Retail fulfillment is a niche area of logistics that is intricate, complex and more difficult than DTC (direct-to-consumer) fulfillment. Sending products to retailers requires a higher level of quality control, timing, accuracy, and attention to detail.
Because retail fulfillment can be complex and challenging, it’s important to partner with a 3PL who has the experience to meet the demands of each individual retailer.
If you are vetting a new 3PL or looking to work with your existing fulfillment partner to send products to retail stores, make sure your provider has the services listed in this article, at minimum. These are the core needs to complete retail fulfillment, your products or retailers may need specialty services on top of these.
All retailers communicate in different ways. Many big box stores use a very specific type of digital document exchange called EDI which stands for electronic data interchange.
EDI is a system for communication between retailers and merchants (and fulfillment providers, or other supply chain partners). It allows all parties to process and exchange documents and transactions. For example, EDI is the manner in which a retailer can submit a purchase order to the merchant, and the fulfillment provider can also see the transaction to prepare and process the orders.
A 3PL that doesn’t have EDI support will limit the types of retailers you can contract with. Independent shops may not use EDI, but Target, Walmart, Best Buy, and other big stores require it.
Dropshipping is an order fulfillment strategy where the retailer does not keep products in inventory, rather they rely on wholesalers or manufacturers to ship orders directly to customers. If you sign a contract with a retailer and they want to use a dropshipping strategy, you must first figure out if your fulfillment provider can support that.
While dropshipping has many advantages, it creates complexity within the fulfillment flow, therefore not all 3PLs offer this service. If a 3PL does your dropshipping it means they will be communicating more directly with the retailer (regarding order volume and pickups).
Getting the Routing Guide Right
A routing guide is a precise and detailed document that a retailer supplies to the merchant. It includes the retailer’s pre-determined set of rules and regulations that dictate how your products will get to their stores. Sharing this with your 3PL is imperative to getting your orders to the retailer exactly as they need it.
Your 3PL team should be creating a routing guide summary before the first order drops. Every single detail needs to be correct—it’s best to go through multiple iterations and test orders to ensure everything is mapped out perfectly before launch day.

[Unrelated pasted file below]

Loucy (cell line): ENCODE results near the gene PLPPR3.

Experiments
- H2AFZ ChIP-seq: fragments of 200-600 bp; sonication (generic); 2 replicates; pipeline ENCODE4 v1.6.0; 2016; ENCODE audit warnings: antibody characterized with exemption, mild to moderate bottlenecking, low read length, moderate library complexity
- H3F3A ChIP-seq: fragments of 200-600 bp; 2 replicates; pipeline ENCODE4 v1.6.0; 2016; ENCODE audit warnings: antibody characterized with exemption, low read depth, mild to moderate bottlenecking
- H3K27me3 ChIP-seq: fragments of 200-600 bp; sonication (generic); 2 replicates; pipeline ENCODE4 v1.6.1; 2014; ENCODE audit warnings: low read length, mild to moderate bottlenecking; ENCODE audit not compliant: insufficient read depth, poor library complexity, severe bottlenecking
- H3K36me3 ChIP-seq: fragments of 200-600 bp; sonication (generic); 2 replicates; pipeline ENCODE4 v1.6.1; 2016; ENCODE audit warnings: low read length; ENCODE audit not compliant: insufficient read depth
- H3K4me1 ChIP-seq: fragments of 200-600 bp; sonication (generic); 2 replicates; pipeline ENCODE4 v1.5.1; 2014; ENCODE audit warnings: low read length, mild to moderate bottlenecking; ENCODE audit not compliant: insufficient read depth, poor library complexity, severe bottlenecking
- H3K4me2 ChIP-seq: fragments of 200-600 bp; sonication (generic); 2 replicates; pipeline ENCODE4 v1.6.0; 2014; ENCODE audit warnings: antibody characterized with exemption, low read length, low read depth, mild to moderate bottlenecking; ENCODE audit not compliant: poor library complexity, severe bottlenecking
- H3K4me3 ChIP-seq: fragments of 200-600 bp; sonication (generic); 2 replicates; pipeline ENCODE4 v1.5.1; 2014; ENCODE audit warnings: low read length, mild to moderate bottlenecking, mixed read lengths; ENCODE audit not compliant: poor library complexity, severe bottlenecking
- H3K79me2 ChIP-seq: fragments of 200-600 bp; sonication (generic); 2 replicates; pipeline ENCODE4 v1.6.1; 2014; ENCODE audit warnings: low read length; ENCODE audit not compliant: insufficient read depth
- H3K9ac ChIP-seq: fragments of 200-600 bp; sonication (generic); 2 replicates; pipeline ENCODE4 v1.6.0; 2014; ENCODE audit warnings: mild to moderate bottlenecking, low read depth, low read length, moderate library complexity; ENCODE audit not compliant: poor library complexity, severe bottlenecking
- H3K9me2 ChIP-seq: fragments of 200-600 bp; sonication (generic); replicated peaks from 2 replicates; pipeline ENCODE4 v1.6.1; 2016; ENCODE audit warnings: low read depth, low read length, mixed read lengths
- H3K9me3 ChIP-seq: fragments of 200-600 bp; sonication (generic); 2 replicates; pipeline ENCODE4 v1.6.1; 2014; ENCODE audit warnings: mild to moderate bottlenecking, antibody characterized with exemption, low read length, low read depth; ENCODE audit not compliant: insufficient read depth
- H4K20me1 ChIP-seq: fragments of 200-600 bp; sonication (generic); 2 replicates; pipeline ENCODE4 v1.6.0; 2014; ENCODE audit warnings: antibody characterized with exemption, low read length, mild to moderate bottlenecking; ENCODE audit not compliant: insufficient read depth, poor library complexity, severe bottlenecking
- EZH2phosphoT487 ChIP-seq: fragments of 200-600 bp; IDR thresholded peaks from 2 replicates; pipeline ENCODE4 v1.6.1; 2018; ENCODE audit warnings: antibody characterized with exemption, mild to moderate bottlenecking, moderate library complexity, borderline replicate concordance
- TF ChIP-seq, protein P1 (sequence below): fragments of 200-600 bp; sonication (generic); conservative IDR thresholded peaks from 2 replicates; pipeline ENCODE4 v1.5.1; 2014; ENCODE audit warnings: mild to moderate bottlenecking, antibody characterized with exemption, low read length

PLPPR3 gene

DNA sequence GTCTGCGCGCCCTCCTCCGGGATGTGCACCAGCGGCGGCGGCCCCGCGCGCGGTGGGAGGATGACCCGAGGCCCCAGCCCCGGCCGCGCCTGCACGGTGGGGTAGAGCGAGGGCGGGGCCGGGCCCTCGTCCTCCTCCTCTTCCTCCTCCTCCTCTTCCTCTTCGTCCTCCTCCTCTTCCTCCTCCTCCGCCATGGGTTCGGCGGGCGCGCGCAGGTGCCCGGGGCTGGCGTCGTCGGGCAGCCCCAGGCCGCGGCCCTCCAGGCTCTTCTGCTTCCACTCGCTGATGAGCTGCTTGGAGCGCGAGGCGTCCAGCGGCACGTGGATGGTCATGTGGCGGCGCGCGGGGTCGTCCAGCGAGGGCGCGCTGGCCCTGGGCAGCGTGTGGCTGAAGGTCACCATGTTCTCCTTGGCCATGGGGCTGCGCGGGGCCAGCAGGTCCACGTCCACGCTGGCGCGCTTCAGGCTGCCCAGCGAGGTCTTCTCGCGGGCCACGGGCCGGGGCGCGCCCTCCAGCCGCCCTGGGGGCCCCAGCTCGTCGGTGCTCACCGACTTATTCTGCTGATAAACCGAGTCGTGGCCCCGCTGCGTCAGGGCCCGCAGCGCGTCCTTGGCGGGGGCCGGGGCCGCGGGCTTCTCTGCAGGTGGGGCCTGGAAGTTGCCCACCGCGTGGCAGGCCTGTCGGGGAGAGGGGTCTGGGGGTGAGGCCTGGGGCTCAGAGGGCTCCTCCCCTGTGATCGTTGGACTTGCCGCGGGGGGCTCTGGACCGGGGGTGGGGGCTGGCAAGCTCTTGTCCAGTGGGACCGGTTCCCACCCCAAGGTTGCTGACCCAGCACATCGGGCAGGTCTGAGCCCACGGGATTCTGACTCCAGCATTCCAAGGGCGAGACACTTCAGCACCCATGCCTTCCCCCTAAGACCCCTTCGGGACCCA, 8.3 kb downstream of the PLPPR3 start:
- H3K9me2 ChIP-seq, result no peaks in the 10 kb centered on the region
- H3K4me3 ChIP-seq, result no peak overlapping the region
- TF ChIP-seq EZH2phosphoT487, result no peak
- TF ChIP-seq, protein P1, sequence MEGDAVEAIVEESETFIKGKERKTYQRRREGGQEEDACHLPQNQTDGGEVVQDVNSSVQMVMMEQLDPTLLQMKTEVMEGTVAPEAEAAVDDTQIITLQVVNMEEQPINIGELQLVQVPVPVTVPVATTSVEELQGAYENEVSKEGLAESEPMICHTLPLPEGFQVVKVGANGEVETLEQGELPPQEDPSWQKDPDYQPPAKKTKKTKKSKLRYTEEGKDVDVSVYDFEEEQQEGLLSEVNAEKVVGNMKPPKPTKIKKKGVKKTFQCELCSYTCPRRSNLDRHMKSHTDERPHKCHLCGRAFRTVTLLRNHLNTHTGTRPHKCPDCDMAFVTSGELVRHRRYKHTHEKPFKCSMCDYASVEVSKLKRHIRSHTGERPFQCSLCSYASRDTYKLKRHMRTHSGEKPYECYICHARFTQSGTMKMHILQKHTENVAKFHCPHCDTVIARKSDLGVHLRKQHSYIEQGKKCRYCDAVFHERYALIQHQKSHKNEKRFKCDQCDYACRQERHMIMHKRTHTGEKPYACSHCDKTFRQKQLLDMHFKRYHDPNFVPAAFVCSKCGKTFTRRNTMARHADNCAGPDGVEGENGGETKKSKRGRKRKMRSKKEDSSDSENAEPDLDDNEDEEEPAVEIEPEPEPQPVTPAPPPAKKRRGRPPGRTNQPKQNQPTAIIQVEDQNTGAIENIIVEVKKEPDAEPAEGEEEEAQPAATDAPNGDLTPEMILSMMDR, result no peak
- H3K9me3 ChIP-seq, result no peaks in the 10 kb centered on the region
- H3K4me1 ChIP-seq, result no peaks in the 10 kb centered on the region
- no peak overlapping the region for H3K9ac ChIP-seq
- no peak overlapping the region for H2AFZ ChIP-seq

Some merchants might need to present their products differently in a direct-to-consumer package than on the shelves of a retail store. A fragile product like a candle or high-end camera may need specialty packaging for shipping, but not when it’s shipped in bulk to be placed on a store shelf.
The process retail customers take to purchase a product (spot it on a store shelf, take it off, read the label, etc.) is much different than a consumer buying the same product online. This is a big consideration and requires correctly labeling products for these different sales outlets.
To put new labels on products for a new retail outlet seems like a pretty simple task, right? But labeling or re-labeling is not a service that all 3PLs offer, in fact most consider it a value-added service.
When you’re vetting a new fulfillment provider, if you have retail considerations, ask about their value-added service and if they can re-label products for retail. It may cost a bit extra but when that’s what is required from that vendor, that’s what you’ll need to do.
How to Scale Your Growth
By launching a new sales channel, especially one as difficult as retail, you may be putting a strain on your company. It’s stressful, and it needs to be done right.
If you sign a contract with a retailer, your order volume will likely increase by a big percentage very quickly. With such quick growth, order accuracy can fail. Many retailers have very high standards, and they deal with many merchants. Having your orders on time, accurate, and in line with their specifications is paramount to a continued relationship.
With all the complexities and challenges of retail fulfillment you’ll need to have a fulfillment provider on your side who can help manage the quick growth. Getting into one retailer may help you get into more. Managing many retail accounts is difficult and you want to keep everyone happy. A quality fulfillment provider can help you do this.
If you are looking for a 3PL partner to work with we would love to hear from you. You can read DCL’s list of services to learn more, or check out the many companies we work with to ensure great logistics support. Send us a note to connect about how we can help your company grow.